Cancer is a disease of hyperproliferation, and tumor cells increase their metabolic output to support sustained
growth, which can lead to increased oxidative stress that damages macromolecules like lipids. Multiple pre-
clinical and clinical studies have now demonstrated that dietary antioxidants or common cancer mutations that
activate antioxidant pathways can promote tumor growth and metastasis, highlighting the importance of oxidative
homeostasis in tumorigenesis. However, whether oxidative stress accumulates to a point of cell death in tumors
and the in vivo mechanisms of such oxidative stress-dependent cell death remain elusive.
Accumulating evidence indicates that oxidative stress can lead to excessive lipid peroxidation of membrane-
associated fatty acids, resulting in membrane rupture and subsequently a non-apoptotic form of cell death,
termed ferroptosis. Many intracellular mechanisms have been found to regulate lipid peroxidation and ferroptosis,
and there is an emerging body of literature suggesting that cancer cells are highly susceptible to ferroptosis in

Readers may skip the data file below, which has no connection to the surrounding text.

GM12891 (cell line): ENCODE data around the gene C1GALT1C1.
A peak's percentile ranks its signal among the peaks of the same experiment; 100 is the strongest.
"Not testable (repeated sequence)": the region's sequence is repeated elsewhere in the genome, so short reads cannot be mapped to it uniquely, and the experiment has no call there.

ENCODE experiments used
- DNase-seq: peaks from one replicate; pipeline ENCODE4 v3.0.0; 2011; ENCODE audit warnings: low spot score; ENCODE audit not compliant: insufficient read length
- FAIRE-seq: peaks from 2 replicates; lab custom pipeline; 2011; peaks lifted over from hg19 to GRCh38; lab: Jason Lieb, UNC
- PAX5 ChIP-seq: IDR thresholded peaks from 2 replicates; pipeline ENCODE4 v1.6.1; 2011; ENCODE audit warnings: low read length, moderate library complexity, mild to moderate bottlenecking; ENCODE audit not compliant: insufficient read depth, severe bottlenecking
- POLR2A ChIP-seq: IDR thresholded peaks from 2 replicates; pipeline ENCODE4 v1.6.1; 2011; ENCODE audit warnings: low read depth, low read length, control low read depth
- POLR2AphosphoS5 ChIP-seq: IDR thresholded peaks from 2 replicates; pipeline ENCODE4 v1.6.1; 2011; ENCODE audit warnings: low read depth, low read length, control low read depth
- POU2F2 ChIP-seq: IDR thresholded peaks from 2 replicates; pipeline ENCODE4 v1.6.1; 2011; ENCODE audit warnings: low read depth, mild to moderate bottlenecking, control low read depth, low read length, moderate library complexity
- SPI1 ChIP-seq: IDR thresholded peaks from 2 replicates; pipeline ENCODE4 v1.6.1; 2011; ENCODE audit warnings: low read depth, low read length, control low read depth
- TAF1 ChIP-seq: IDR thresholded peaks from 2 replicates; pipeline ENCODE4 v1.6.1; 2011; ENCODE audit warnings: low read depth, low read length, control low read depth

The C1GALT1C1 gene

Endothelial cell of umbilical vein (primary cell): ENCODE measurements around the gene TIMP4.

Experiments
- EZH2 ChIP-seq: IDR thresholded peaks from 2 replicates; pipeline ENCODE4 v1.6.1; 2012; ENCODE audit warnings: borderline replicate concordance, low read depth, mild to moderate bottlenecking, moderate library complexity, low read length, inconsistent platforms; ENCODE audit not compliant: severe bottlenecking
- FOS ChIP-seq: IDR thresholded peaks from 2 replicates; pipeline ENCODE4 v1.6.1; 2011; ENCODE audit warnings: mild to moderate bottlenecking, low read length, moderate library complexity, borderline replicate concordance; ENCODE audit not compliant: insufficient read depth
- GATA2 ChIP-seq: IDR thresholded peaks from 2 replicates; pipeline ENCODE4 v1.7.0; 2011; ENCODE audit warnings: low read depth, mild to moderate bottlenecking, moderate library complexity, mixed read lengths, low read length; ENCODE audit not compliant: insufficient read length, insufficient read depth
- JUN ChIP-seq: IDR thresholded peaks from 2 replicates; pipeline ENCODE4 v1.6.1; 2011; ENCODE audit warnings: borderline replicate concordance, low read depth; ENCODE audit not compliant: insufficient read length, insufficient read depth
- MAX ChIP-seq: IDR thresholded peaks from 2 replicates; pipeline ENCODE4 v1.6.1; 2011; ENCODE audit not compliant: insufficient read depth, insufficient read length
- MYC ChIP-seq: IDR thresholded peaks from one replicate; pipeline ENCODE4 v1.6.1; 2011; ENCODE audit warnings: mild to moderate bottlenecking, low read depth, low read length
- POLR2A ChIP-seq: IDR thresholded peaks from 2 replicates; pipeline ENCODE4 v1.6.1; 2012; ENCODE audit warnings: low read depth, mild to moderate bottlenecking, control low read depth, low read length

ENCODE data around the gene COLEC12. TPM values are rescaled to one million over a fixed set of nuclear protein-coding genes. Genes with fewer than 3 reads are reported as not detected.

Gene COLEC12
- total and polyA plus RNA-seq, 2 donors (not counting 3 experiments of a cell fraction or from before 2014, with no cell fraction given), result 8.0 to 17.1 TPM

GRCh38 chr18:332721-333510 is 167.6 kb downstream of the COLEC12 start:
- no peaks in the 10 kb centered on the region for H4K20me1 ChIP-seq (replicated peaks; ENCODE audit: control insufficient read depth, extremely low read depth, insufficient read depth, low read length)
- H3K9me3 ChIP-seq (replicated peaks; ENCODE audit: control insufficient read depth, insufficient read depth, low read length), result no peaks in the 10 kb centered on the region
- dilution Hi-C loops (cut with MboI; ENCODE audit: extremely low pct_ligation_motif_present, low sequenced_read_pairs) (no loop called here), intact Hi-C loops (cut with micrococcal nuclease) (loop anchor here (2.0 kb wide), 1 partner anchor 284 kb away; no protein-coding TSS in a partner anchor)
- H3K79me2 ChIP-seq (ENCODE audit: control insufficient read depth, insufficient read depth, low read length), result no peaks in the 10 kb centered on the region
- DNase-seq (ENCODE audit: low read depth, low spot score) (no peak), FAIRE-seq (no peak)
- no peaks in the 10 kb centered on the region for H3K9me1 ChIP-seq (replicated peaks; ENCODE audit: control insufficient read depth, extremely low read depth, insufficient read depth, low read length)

vitro. In addition, several conventional cancer therapies, such as chemotherapy and radiation, have been shown
to effectively eliminate cancer cells by promoting lipid peroxidation and inducing ferroptotic death. However,
despite the enthusiasm about ferroptosis and its therapeutic potential in cancer, there are major gaps in our
knowledge that will be addressed by this proposal:
1) Does ferroptosis occur in tumors, and is it a barrier to tumorigenesis?
2) Do common cancer mutations regulate oxidative metabolism to suppress ferroptosis?
Prior studies have been limited by lack of in vivo tractable models to study ferroptosis, but in this fellowship, we
propose a novel preclinical platform to investigate ferroptosis as a bottleneck during tumor progression that can
also be exploited therapeutically (Aim1). Building upon these in vivo models, we will also determine how specific
cancer mutations rewire metabolic programs to sustain tumor growth and whether overcoming ferroptosis is an
underlying mechanism driving disease progression (Aim2).